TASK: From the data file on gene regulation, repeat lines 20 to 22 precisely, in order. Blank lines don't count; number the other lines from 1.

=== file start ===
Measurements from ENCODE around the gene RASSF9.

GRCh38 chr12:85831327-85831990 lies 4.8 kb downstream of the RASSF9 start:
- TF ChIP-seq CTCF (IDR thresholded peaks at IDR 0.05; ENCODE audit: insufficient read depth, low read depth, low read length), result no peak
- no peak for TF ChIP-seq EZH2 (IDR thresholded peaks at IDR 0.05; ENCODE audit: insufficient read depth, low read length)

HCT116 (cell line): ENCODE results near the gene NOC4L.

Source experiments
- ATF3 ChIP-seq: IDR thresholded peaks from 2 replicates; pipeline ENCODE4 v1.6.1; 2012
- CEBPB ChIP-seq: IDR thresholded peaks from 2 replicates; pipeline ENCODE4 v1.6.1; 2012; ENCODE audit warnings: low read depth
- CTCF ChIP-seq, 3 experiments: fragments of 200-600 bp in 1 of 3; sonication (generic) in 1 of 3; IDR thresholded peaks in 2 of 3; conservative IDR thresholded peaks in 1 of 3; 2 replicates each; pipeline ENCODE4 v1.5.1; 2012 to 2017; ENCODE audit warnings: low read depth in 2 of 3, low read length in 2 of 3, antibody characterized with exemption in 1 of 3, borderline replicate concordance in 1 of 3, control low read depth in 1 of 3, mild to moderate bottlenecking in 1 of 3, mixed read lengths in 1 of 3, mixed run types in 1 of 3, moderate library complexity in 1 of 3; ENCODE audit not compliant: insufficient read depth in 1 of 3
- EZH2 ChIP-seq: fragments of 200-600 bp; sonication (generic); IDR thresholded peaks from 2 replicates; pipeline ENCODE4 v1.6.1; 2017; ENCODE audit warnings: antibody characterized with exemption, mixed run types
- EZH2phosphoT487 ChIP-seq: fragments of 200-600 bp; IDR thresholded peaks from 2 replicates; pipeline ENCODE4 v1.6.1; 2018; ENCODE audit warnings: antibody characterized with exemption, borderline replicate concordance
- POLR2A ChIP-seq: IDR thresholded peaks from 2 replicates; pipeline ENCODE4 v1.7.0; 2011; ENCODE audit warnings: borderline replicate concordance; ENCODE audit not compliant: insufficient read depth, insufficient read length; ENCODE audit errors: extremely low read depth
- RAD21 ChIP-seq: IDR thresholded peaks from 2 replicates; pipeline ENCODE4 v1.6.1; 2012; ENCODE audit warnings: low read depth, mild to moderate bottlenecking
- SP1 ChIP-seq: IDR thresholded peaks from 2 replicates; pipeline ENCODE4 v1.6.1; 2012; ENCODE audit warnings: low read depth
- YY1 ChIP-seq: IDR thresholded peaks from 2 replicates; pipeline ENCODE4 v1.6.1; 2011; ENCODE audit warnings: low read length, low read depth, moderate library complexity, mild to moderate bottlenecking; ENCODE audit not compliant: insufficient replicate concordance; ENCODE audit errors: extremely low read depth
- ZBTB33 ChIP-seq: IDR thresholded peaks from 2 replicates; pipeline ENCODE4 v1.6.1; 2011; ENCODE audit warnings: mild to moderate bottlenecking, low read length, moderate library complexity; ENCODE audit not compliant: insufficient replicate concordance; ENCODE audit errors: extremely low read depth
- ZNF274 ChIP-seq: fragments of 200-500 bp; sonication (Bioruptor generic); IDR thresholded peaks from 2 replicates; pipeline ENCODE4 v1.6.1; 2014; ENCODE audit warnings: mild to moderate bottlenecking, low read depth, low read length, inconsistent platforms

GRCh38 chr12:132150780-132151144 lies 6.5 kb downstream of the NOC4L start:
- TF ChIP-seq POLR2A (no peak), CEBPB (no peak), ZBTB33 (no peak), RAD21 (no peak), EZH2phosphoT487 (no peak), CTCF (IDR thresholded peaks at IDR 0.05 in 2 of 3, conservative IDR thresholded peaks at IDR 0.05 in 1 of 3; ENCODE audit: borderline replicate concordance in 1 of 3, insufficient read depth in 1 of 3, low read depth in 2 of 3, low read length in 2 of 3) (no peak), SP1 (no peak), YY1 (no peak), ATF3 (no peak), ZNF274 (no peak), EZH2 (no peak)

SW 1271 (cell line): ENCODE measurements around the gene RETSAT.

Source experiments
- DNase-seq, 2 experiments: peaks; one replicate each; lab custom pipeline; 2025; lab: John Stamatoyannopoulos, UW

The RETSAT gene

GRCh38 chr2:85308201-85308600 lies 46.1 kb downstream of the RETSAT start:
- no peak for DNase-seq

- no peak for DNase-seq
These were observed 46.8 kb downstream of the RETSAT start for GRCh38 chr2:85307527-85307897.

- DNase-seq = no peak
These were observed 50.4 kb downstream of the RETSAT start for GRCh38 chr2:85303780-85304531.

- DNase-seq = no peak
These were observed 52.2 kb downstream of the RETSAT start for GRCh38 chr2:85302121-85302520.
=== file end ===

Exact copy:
SW 1271 (cell line): ENCODE measurements around the gene RETSAT.

Source experiments
- DNase-seq, 2 experiments: peaks; one replicate each; lab custom pipeline; 2025; lab: John Stamatoyannopoulos, UW